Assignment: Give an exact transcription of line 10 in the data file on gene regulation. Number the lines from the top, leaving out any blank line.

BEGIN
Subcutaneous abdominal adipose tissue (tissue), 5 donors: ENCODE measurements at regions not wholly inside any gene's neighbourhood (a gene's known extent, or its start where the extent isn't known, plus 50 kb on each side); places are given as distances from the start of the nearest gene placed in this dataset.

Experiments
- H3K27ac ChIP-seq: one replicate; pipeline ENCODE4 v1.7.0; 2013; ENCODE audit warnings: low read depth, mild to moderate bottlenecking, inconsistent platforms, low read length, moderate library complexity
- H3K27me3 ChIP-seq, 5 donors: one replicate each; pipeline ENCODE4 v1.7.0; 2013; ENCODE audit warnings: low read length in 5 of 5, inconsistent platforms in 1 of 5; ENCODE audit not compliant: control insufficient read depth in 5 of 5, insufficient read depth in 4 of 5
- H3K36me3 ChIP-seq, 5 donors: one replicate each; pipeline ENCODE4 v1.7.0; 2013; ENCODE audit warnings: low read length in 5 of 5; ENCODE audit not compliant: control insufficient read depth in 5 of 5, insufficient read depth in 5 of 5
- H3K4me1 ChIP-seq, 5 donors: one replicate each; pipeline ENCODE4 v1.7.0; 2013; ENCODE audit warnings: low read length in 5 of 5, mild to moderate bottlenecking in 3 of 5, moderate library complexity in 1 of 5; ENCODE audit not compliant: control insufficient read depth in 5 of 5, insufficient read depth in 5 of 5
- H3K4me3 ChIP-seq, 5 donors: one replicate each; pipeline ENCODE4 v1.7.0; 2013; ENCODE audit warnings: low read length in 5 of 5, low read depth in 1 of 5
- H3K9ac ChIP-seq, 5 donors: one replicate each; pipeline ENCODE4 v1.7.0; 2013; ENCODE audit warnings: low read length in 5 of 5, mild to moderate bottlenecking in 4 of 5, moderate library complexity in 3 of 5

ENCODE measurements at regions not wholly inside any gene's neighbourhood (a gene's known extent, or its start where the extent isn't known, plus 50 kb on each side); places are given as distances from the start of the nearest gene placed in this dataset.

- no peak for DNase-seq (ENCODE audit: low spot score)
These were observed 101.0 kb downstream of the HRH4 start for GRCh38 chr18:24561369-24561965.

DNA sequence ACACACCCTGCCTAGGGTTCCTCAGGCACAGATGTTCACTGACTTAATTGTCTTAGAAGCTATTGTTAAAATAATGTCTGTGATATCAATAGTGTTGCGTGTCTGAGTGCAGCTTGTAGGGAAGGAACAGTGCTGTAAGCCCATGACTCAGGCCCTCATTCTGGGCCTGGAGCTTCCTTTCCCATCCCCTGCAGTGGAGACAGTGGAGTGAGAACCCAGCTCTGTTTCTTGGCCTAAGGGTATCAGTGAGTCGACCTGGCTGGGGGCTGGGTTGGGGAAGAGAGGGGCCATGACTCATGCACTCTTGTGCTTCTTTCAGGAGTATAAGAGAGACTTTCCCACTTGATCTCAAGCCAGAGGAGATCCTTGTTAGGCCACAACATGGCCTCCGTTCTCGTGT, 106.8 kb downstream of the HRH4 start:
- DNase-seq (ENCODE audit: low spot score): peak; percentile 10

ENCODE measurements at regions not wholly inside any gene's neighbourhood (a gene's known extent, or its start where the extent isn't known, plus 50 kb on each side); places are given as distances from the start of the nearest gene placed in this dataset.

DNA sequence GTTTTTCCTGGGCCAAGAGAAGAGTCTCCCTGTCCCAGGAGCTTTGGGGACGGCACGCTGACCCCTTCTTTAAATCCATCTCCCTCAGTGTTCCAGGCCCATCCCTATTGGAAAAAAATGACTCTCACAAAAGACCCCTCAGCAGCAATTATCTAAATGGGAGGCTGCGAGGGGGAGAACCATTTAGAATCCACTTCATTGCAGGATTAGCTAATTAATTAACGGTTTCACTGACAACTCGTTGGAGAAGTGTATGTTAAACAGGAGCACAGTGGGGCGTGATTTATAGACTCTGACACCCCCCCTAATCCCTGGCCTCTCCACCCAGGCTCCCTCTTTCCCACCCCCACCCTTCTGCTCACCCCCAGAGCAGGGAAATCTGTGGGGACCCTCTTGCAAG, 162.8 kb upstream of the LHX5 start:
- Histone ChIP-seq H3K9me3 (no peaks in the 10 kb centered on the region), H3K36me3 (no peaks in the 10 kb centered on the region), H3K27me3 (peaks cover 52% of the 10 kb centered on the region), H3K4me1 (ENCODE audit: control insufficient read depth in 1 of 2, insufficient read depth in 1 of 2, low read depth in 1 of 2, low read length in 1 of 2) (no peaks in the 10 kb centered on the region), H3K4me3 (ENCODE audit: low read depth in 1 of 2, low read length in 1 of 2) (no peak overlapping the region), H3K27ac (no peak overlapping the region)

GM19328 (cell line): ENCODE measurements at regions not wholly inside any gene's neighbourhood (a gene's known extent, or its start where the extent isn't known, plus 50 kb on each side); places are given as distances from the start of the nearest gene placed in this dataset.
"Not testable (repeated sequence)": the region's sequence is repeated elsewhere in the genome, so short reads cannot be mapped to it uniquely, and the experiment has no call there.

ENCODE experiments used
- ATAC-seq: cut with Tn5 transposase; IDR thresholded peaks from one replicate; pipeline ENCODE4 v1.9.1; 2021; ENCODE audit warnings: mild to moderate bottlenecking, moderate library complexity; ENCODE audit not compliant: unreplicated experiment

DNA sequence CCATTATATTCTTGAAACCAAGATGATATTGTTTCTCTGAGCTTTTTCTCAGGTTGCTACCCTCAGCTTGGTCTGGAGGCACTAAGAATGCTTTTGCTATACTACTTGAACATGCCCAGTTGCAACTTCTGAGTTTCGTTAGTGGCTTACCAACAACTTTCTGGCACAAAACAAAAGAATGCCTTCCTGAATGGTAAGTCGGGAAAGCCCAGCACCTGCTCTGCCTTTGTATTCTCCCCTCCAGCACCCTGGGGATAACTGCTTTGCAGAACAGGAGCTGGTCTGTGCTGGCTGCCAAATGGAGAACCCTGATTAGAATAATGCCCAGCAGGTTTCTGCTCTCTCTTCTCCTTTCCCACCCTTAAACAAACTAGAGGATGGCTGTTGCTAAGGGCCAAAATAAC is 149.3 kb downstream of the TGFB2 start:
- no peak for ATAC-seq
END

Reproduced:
- no peak for DNase-seq (ENCODE audit: low spot score)